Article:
Elisabeth Schwarzkopf


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Schwarzkopf, Elisabeth

(shwärts`kôpf), 1915–2006, German lyric soprano. After studying music in Berlin she was trained by Maria Ivogün. She sang with the Berlin State Opera (1938–42) and became (1944) principal soprano at the Vienna State Opera. Schwarzkopf, who gained a reputation for subtlety and versatility in recitals, oratorios, and opera, also performed at Covent Garden, London, and La Scala, Milan. She first sang in the United States in 1953 and made her debut at the Metropolitan Opera in 1964. She was especially known for roles in operas by MozartMozart, Wolfgang Amadeus
, 1756–91, Austrian composer, b. Salzburg. Mozart represents one of the great peaks in the history of music. His works, written in almost every conceivable genre, combine luminous beauty of sound with classical grace and technical perfection.
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 and Richard StraussStrauss, Richard
, 1864–1949, German composer. Strauss brought to a culmination the development of the 19th-century symphonic poem, and was a leading composer of romantic opera in the early 20th cent.
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 and for her lieder singing, most notably her interpretations of Hugo WolfWolf, Hugo
, 1860–1903, Austrian composer; studied at the Vienna Conservatory. From 1883 to 1887 he wrote musical criticism for the Vienna Salonblatt. As a composer he first gained attention when his songs began to be published in 1889.
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. In 1951, Schwarzkopf sang the leading role in the premiere of The Rake's Progress by Igor StravinskyStravinsky, Igor Fedorovich
, 1882–1971, Russian-American composer. Considered by many the greatest and most versatile composer of the 20th cent., Stravinsky helped to revolutionize modern music.

Stravinsky's father, an actor and singer in St.
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.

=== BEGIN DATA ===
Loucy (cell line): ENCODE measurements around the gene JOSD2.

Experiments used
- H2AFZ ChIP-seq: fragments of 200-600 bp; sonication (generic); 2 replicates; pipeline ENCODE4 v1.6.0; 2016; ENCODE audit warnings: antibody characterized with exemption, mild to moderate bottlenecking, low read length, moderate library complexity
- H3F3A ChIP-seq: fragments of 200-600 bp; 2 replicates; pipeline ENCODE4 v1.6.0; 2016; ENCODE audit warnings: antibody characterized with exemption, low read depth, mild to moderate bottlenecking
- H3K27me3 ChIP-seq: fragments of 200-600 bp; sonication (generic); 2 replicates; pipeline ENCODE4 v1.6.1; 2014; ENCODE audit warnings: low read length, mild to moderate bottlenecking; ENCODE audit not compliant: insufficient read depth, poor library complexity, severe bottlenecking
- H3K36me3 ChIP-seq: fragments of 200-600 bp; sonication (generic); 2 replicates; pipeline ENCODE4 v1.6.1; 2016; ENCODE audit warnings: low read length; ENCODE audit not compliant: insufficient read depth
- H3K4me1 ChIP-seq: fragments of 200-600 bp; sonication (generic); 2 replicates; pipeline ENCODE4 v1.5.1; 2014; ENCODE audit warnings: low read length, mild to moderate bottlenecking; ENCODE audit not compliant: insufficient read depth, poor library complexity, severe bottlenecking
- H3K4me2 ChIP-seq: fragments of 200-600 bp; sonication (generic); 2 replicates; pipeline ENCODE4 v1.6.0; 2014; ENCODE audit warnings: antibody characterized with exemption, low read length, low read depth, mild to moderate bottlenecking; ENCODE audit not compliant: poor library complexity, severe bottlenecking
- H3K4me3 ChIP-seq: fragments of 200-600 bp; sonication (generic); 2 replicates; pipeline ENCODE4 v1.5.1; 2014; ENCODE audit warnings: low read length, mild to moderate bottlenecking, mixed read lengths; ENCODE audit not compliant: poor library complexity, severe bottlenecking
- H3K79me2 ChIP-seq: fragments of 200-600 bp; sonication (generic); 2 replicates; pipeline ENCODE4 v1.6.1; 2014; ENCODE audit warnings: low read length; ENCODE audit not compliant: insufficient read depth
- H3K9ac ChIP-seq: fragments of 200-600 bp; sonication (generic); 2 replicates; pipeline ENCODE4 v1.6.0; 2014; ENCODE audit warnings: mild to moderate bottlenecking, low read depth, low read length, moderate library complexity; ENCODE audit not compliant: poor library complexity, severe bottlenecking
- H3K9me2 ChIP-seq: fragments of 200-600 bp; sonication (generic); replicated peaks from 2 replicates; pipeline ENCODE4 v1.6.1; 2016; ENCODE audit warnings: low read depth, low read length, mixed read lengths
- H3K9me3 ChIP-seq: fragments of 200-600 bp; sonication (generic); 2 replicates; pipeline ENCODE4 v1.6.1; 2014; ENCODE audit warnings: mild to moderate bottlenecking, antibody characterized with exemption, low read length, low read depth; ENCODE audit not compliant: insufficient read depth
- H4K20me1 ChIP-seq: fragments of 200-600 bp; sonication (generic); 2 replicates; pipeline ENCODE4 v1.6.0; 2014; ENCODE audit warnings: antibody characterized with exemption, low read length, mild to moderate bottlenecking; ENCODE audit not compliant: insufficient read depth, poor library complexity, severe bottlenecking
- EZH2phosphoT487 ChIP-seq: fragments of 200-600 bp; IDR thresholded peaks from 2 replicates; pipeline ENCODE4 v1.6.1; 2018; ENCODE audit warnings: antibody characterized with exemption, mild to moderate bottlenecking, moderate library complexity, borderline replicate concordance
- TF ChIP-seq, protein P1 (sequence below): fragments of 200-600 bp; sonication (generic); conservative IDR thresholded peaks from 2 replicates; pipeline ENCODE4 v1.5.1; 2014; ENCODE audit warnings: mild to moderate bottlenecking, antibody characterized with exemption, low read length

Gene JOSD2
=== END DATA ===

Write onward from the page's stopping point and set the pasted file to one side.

Bibliography

See biography by A. Jefferson (1997).

Schwarzkopf, Elisabeth

 

Born Dec. 9, 1915, in Jarotschin, near Poznań. German singer (soprano).

Schwarzkopf received her musical education at the Higher Music School in Berlin and studied voice under M. Ivagün. She made her debut in 1938 at the Berlin Municipal Opera, and from 1942 to 1951 she was a leading soloist at the Vienna State Opera. In 1948 she began to perform on the major operatic stages of Europe and America and regularly took part in the Salzburg and Bayreuth festivals. She moved to London in 1951, and for a number of years she was a soloist at Covent Garden. She left the stage in the mid-1970’s, continuing to perform in concert and to make records.

Schwarzkopf has an exceptionally versatile and pure voice of great beauty. She is also known for her sense of style and uncommon dramatic skills. She is an outstanding performer of the works of Mozart and R. Strauss.

REFERENCE

Rubin, M. “Tri portreta.” In Sovetskaia muzyka, 1962, no. 4.
References in periodicals archive ?
While audiences may have been slow to embrace Capriccio, the opera (or, at least, the Countess's final monologue) has always been a favourite with sopranos, from Viorica Ursuleac (who created the role of Madeleine), Lisa Della Casa and Elisabeth Schwarzkopf through Gundula janowitz, Lucia Popp and Elisabeth Soderstrom to Felicty Lott and Kiri Te Kanawa, among others.
Elisabeth Schwarzkopf called him “a born god who has it all.
Fleming studied at SUNY and developed her early reputation by singing Gershwin with the New Harlem Symphony Orchestra before joining the Julliard School where she won a Fulbright Scholarship to work in Europe with Arleen Auger and Elisabeth Schwarzkopf.
The legendary German soprano Elisabeth Schwarzkopf and Austrian conductor Willi Boskovsky, known for his operetta recordings, were guest artists.
These range from that most serene of sopranos, Dame Elisabeth Schwarzkopf, to that most undiplomatic of diplomats, the acerbic Jeanne Kirkpatrick, as well as the great economist, Milton Friedman, the much under-rated US President Gerald Ford and the reclusive novelist, Dame Muriel Spark.
They did, however, engage big names such as Beecham, Boult, Clifford Curzon and even Elisabeth Schwarzkopf.
Actor Glenn Ford, 90' soprano Elisabeth Schwarzkopf, 90.
Famed soprano Elisabeth Schwarzkopf, one of the greatest voices of the 20th century, died at her home in western Austria on August 3, 2007, at age 90.
Whereas young Elisabeth Schwarzkopf had to join the National Socialist Party or lose all hopes of employment, Hotter gave no comparable hostages to post-1945 fortune.
After "Morning in Wind and New Sounds," with its quotation from Richard Strauss's song "Und morgen wird die Sonne wieder scheinen," we hear this haunting song in the unforgettable rendition by Elisabeth Schwarzkopf.
In his work the thrilling and at times contradictory energies of Roland Barthes, Sophia Loren (with whom he shares a birthday), Frank O'Hara, Elisabeth Schwarzkopf, and a hot anonymous hustler meet for tea.
He took part in Helmut Deutsch's "lied class" and participated in the master-classes given by Dietrich Fischer-Dieskau, Elisabeth Schwarzkopf and Inge Borkh.